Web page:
The healthcare industry has been and continues to be targeted by the attackers in their attempts to compromise systems, exfiltrate data and information, and collect fees from ransomware attacks. A handful of the recent attacks have been phishing oriented, due partially to their previous successes. Hospitals present a great source of sale-able data for the attackers. This includes, but is not limited to, the patient’s medical records with various data points that may be divided and sold separately or bundled into a packet for each patient. This includes the social security numbers, insurance information, home address, phone numbers, the patient’s point of contact, and other information.
Recently Hancock Health had the opportunity to pay $55k arising from a successful ransomware attack. The attack vector here was a phishing attack. On the same day Hancock Health experienced their issue, Adams Memorial Hospital likewise was hit with ransomware. The other attack was successful due to an employee noticing something was not quite right with her system on December 11, 2017. She contacted the help desk and system Admins regarding the issue. Upon further examination, the files read “Sorry” and the network went blank. The ransomware tool used was believed to be a subset of the “Im Sorry” ransomware variant. This worked via appending files with “.imsorry” as they are encrypted. Post-encryption, a text file is placed on the system stating the instructions for paying the ransom.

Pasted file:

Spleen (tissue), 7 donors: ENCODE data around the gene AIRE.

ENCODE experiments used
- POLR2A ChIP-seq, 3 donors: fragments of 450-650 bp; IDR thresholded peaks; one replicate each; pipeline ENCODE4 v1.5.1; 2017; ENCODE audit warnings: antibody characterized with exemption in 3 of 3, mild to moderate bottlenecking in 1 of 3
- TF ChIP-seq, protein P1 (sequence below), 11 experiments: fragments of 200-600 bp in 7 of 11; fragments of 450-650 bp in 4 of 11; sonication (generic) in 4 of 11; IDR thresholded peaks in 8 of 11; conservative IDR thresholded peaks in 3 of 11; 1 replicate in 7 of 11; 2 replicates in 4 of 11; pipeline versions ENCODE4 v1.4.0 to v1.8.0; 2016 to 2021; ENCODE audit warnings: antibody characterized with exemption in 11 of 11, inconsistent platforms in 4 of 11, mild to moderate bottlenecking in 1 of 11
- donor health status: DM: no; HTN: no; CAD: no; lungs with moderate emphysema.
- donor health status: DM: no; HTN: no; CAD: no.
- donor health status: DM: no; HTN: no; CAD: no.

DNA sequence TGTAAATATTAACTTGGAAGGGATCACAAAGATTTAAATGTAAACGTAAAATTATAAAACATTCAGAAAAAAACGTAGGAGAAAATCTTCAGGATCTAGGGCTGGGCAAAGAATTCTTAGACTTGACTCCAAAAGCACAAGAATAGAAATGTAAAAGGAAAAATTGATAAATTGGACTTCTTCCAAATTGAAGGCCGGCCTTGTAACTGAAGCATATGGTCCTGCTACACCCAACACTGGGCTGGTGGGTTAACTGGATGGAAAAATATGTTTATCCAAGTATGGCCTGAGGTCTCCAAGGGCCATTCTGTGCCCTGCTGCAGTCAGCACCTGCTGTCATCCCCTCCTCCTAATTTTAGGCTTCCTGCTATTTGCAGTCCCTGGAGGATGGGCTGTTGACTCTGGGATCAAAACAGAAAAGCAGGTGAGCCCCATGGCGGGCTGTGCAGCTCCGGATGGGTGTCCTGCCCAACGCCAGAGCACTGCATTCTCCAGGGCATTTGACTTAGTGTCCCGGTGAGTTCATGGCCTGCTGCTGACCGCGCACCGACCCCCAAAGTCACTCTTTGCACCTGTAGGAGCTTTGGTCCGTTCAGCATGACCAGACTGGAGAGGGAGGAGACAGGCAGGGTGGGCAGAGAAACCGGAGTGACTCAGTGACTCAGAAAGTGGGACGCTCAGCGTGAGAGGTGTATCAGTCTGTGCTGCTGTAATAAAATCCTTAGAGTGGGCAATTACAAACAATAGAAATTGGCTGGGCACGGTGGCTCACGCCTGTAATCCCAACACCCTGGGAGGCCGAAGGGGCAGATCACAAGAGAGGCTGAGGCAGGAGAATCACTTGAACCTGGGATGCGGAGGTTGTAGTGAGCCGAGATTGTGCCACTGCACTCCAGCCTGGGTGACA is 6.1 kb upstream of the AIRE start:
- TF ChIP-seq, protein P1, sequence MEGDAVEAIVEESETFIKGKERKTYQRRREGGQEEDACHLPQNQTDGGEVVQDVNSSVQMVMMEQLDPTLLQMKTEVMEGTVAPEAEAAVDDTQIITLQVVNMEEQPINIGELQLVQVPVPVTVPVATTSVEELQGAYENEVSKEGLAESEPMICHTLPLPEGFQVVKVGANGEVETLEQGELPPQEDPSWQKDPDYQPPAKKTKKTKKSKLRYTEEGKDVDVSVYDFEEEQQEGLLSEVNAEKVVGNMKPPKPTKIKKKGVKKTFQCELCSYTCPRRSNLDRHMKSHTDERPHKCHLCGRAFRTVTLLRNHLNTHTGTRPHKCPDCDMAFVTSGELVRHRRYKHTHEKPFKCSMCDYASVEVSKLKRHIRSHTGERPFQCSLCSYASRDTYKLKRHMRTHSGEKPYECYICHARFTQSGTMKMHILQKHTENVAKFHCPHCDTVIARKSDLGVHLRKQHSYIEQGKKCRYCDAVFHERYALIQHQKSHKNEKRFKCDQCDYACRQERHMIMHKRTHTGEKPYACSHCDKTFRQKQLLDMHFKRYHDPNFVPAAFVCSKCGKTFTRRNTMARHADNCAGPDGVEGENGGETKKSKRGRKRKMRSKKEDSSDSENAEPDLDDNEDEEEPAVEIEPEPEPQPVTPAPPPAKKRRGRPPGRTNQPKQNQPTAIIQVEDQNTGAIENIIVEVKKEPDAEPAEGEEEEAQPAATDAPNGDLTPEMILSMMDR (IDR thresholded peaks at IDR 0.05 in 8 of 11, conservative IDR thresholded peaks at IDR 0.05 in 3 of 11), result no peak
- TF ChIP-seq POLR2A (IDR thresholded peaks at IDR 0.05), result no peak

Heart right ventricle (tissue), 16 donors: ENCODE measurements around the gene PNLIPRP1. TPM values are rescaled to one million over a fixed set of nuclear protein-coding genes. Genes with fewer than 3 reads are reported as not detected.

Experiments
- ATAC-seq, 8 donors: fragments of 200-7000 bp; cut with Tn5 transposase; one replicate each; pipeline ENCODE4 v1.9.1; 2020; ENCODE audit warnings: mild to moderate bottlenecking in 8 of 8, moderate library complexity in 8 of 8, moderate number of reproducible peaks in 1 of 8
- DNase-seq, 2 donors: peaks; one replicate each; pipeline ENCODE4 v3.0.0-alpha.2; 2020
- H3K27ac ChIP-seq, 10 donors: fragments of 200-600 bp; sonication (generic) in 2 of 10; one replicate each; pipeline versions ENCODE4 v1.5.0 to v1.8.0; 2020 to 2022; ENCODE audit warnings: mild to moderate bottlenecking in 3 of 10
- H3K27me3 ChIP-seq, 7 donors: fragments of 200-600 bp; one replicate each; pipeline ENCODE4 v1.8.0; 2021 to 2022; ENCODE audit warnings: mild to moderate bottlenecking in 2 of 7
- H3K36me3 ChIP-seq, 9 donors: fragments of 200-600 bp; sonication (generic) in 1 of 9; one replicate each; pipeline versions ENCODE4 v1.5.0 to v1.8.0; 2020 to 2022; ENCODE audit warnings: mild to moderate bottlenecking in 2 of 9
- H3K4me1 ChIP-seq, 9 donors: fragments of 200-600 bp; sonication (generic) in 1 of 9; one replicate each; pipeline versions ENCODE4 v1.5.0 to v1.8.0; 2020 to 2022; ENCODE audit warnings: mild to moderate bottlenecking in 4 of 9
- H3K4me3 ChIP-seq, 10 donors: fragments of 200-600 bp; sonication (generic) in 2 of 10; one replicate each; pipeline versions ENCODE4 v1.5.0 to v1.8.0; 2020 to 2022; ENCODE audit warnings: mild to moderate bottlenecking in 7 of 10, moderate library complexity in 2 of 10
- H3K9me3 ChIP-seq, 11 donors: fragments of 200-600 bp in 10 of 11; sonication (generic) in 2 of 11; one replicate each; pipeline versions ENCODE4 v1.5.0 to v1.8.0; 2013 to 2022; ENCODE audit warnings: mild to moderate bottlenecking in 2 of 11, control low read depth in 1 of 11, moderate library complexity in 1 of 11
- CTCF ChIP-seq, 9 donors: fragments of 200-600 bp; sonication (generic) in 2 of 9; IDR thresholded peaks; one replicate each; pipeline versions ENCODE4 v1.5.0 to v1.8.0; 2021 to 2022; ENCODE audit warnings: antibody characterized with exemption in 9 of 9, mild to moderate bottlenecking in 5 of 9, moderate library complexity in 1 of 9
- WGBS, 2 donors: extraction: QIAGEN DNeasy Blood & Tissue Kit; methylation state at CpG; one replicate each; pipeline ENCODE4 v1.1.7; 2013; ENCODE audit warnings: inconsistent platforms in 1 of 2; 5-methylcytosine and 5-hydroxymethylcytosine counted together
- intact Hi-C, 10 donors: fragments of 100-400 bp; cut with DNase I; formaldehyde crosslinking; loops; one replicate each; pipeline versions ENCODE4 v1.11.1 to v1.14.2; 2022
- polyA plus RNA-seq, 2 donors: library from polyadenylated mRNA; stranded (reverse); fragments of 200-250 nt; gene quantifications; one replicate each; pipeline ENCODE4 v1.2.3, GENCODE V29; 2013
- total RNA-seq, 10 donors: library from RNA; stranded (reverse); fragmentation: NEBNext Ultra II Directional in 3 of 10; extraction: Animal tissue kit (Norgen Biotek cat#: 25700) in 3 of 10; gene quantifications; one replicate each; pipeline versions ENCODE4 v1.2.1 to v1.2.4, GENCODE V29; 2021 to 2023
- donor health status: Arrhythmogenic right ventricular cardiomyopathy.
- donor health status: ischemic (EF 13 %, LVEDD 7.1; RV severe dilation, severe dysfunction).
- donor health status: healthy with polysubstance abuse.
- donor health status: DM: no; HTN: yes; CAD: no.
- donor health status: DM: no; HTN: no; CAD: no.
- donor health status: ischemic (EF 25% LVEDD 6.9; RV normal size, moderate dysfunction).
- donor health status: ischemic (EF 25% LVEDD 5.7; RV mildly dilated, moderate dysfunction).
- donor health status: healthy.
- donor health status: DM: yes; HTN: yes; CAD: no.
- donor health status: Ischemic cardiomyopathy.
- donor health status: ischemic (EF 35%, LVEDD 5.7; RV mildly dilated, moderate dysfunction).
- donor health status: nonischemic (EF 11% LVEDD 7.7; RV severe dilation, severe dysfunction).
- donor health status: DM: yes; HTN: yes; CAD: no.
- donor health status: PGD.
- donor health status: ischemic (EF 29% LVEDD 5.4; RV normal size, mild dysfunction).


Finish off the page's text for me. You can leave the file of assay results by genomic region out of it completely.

Due to this, the physicians were not able to access their patient’s history files, or appointment schedules. The scope of the attack was relatively limited with only 60-80 patients affected. As of January 19th Adams Memorial Health had not stated if the ransom had been paid.
This provides a valuable lesson for the Admins and the InfoSec department. The training to avoid such issues is needed and should be continued. This training would assist the staff in recognizing not only phishing emails, but also what to monitor for with other staff emails in the case these would have been compromised.
About the Author - Charles Parker, II has been working in the info sec field for over a decade, performing pen tests, vulnerability assessments, consulting with small- to medium-sized businesses to mitigate and remediate their issues, and preparing IT and info sec policies and procedures. Mr. Parker’s background includes work in the banking, medical, automotive, and staffing industries.
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